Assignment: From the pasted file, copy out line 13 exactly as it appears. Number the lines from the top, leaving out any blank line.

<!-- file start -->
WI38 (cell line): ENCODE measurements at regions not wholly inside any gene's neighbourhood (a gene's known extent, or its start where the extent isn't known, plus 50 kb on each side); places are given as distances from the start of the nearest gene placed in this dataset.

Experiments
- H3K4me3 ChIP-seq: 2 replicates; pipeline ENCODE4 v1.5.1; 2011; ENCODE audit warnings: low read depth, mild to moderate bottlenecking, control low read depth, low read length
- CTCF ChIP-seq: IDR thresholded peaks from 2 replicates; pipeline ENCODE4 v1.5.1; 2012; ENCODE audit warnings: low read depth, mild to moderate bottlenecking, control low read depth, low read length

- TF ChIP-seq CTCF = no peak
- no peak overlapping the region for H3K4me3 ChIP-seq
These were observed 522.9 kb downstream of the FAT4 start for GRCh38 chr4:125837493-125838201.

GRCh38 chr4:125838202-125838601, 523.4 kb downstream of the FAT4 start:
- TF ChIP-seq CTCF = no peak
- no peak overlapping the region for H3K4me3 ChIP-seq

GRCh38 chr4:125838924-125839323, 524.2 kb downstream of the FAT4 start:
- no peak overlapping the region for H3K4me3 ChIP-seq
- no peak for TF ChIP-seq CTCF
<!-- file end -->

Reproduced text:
- no peak for TF ChIP-seq CTCF